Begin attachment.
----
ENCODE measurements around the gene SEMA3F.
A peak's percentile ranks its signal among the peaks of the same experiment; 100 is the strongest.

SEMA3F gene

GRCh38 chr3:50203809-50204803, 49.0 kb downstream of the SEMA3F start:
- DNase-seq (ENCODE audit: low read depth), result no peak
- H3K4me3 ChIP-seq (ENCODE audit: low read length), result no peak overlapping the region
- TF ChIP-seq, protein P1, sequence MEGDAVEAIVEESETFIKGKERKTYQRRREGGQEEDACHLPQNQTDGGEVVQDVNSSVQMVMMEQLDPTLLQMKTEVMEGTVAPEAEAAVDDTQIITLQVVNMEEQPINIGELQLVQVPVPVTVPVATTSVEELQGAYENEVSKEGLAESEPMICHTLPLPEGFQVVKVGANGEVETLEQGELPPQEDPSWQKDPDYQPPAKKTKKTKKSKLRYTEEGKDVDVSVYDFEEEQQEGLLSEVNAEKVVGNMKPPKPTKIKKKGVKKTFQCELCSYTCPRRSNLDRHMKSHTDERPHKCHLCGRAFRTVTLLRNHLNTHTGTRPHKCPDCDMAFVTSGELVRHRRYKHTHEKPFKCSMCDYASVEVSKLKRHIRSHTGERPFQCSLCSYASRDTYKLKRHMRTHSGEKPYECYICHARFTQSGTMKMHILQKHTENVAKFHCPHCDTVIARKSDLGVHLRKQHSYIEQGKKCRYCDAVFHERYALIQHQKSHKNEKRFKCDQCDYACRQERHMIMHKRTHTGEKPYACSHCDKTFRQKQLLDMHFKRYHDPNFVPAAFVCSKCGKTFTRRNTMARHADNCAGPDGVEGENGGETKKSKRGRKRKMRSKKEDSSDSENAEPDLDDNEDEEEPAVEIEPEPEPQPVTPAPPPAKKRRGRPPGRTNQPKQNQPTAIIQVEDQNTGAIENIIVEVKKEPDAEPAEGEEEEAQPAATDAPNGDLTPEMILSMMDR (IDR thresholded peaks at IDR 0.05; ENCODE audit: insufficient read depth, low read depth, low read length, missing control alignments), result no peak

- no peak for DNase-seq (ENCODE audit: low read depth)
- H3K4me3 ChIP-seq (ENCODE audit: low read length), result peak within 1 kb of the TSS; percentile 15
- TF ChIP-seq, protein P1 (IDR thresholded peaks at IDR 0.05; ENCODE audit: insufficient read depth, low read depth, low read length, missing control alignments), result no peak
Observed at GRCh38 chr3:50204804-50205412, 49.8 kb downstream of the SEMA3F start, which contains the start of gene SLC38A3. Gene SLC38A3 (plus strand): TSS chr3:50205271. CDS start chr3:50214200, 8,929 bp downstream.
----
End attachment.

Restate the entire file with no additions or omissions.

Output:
ENCODE measurements around the gene SEMA3F.
A peak's percentile ranks its signal among the peaks of the same experiment; 100 is the strongest.

SEMA3F gene

GRCh38 chr3:50203809-50204803, 49.0 kb downstream of the SEMA3F start:
- DNase-seq (ENCODE audit: low read depth), result no peak
- H3K4me3 ChIP-seq (ENCODE audit: low read length), result no peak overlapping the region
- TF ChIP-seq, protein P1, sequence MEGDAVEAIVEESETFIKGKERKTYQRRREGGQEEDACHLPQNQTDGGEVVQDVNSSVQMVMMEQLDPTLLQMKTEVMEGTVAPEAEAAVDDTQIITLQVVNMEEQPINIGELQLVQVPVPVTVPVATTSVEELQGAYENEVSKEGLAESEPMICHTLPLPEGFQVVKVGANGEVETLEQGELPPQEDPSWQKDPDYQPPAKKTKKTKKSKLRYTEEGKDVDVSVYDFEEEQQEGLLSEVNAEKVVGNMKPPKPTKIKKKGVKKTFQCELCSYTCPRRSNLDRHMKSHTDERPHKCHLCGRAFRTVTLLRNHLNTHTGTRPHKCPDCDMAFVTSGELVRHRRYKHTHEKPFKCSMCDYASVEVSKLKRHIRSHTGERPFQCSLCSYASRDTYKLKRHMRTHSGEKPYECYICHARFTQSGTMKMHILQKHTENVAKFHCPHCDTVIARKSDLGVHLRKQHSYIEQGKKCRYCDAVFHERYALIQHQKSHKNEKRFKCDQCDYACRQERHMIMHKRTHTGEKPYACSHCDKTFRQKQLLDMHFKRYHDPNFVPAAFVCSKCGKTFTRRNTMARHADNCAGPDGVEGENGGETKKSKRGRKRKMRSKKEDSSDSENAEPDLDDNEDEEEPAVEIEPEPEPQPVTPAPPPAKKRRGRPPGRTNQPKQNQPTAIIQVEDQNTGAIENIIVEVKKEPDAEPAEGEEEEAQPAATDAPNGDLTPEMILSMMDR (IDR thresholded peaks at IDR 0.05; ENCODE audit: insufficient read depth, low read depth, low read length, missing control alignments), result no peak

- no peak for DNase-seq (ENCODE audit: low read depth)
- H3K4me3 ChIP-seq (ENCODE audit: low read length), result peak within 1 kb of the TSS; percentile 15
- TF ChIP-seq, protein P1 (IDR thresholded peaks at IDR 0.05; ENCODE audit: insufficient read depth, low read depth, low read length, missing control alignments), result no peak
Observed at GRCh38 chr3:50204804-50205412, 49.8 kb downstream of the SEMA3F start, which contains the start of gene SLC38A3. Gene SLC38A3 (plus strand): TSS chr3:50205271. CDS start chr3:50214200, 8,929 bp downstream.